Creactive protein Microbiologic Studies

• Culture and susceptibility testing

FIGURE 69-2. Important bacterial pathogens classified according to Gram stain and morphologic characteristics. (From Rybak MJ, Aeschlimann JR. Laboratory tests to direct antimicrobial pharma-

cotherapy. In: In DiPiro JT, Talbert RL, Yee GC, et al., eds. Pharmacotherapy: A Pathophysiologic Approach. 6th ed. New York: McGraw-Hill; 2005:1894.)

cotherapy. In: In DiPiro JT, Talbert RL, Yee GC, et al., eds. Pharmacotherapy: A Pathophysiologic Approach. 6th ed. New York: McGraw-Hill; 2005:1894.)

FIGURE 69-3. Macrotube minimal inhibitory concentration (MIC) determination. The growth control (C), 0.5 mg/dL, and 1 mg/dL tubes are visibly turgid, indicating bacterial growth. The MIC is read as the first clear test tube (2 mg/dL). (From Rybak MJ, Aeschlimann JR. Laboratory tests to direct antimicrobial pharmacotherapy. In: In DiPiro JT, Talbert RL, Yee GC, et al., eds. Pharmacotherapy: A Pathophysiologic Approach. 6th ed. New York: McGraw-Hill; 2005:1897.)

FIGURE 69-3. Macrotube minimal inhibitory concentration (MIC) determination. The growth control (C), 0.5 mg/dL, and 1 mg/dL tubes are visibly turgid, indicating bacterial growth. The MIC is read as the first clear test tube (2 mg/dL). (From Rybak MJ, Aeschlimann JR. Laboratory tests to direct antimicrobial pharmacotherapy. In: In DiPiro JT, Talbert RL, Yee GC, et al., eds. Pharmacotherapy: A Pathophysiologic Approach. 6th ed. New York: McGraw-Hill; 2005:1897.)

Culture and susceptibility testing provides additional information to the clinician to guide appropriate therapy. Specimens are placed in or on culture media that provide the proper growth conditions. Once the bacteria grow on culture media, they can be identified through a variety of biochemical tests. Once a pathogen is identified, susceptibility tests can be performed to various antimicrobial agents. The minimum inhibitory concentration (MIC) is a standard susceptibility test. The MIC is the lowest concentration of antimicrobial that inhibits visible bacterial growth after approximately 24 hours (Fig. 69-3). Breakpoint and MIC values determine if the organism is susceptible (S), intermediate (I), or resistant (R) to an antimicrobial. The breakpoint is the concentration of the antimicrobial that can be achieved in the serum after a normal or standard dose of that antimicrobial. If the MIC is below the breakpoint, the organism is considered to be susceptible to that agent. If the MIC is above the breakpoint, the organism is said to be resistant. Reported culture and susceptibility results may not provide MIC values but report the S, I, and R results.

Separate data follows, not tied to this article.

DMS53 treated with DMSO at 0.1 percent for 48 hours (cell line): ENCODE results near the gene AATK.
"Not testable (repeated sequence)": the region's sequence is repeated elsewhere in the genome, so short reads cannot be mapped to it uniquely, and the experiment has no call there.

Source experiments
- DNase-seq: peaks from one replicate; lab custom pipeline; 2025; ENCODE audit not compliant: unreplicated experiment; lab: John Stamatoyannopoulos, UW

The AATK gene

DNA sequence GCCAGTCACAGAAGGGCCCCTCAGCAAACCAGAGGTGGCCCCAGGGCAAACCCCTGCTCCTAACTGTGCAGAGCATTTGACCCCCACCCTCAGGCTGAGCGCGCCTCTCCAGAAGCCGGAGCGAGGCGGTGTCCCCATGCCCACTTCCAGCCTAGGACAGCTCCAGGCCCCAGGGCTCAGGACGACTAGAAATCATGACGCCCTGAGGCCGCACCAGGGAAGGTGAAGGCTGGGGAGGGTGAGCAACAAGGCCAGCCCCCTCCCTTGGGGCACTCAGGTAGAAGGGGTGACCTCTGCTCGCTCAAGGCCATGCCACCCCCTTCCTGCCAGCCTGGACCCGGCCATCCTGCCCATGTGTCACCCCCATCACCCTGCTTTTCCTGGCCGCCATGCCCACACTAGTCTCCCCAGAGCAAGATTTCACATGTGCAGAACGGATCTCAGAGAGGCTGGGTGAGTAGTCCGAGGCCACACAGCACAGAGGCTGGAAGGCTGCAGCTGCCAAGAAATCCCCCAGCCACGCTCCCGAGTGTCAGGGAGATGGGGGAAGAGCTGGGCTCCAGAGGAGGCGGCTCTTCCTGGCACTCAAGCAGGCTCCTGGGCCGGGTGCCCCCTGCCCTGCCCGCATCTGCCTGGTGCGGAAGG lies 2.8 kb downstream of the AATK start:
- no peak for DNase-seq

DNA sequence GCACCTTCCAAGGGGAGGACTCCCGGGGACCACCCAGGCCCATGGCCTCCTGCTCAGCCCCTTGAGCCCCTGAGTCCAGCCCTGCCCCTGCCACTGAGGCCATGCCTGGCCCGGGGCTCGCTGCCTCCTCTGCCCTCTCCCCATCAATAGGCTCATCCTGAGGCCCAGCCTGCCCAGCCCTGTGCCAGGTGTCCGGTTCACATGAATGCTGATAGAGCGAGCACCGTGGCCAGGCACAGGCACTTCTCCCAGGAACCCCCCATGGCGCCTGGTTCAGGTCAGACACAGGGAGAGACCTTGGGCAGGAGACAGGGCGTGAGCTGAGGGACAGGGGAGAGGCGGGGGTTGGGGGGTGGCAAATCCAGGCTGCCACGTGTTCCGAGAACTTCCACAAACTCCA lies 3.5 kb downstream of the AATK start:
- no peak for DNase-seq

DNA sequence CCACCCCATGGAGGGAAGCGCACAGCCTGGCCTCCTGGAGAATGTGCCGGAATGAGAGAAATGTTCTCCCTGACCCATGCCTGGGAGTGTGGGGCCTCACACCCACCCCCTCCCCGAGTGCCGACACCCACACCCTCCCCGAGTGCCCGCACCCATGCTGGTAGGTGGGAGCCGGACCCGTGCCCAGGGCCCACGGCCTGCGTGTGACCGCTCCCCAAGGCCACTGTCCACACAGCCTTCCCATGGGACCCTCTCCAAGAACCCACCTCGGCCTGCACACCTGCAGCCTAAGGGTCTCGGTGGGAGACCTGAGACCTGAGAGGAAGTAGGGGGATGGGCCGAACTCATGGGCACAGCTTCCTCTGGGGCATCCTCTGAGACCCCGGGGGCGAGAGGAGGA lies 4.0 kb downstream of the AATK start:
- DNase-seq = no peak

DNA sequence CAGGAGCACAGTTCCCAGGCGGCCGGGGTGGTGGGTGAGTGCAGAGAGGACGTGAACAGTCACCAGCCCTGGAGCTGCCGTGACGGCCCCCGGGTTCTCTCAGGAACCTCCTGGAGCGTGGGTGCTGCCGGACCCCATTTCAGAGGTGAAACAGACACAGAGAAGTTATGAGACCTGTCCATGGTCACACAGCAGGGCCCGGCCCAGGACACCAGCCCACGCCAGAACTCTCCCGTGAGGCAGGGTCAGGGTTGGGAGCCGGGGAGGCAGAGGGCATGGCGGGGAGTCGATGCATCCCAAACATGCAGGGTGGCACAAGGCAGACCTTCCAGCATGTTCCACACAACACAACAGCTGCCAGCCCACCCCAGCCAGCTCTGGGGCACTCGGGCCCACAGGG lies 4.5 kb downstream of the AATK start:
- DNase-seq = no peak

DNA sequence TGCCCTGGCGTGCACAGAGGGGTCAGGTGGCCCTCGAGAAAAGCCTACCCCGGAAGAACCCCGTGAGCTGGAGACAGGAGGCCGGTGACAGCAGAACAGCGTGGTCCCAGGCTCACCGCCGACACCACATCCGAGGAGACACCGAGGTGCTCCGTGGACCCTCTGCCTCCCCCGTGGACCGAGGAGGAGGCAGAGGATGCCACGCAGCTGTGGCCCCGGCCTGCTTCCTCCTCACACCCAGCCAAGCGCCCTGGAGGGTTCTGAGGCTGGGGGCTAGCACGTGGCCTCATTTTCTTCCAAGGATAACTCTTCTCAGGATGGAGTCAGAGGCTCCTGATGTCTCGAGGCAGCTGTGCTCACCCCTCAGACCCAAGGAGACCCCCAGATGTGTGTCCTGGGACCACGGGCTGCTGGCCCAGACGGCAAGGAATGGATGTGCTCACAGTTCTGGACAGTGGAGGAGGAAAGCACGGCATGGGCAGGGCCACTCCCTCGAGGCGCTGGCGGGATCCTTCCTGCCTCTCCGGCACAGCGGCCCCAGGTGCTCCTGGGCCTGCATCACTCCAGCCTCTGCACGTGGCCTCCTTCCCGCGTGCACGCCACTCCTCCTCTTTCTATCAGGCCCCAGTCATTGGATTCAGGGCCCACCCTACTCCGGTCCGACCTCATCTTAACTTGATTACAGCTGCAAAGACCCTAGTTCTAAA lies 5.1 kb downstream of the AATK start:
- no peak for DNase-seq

O In general, bacterial cultures should be obtained prior to initiating antimicrobial therapy in patients with a systemic inflammatory response, risk factors for antimicro-

bial resistance, or infections where diagnosis or antimicrobial susceptibility is uncertain. The decision to culture depends on the sensitivity and specificity of the physical findings, diagnostic examination findings, and whether or not the pathogens are readily predictable. Culture and susceptibility testing usually is not warranted in a young, otherwise healthy woman who presents with signs and symptoms consistent with a urinary tract infection (UTI) because the primary pathogen, Escherichia coli, is readily predictable. Cultures and susceptibility testing are routine for sterile-site specimens (e.g., blood and spinal fluid), as well as for material presumed to be infected (e.g., material obtained from joints and abscesses). Cultures need to be interpreted with caution. Poor specimen collection technique and processing speed can result in misleading information and inappropriate use of antimicrobials.

Anxiety and Depression 101

Anxiety and Depression 101

Everything you ever wanted to know about. We have been discussing depression and anxiety and how different information that is out on the market only seems to target one particular cure for these two common conditions that seem to walk hand in hand.

Get My Free Ebook


Post a comment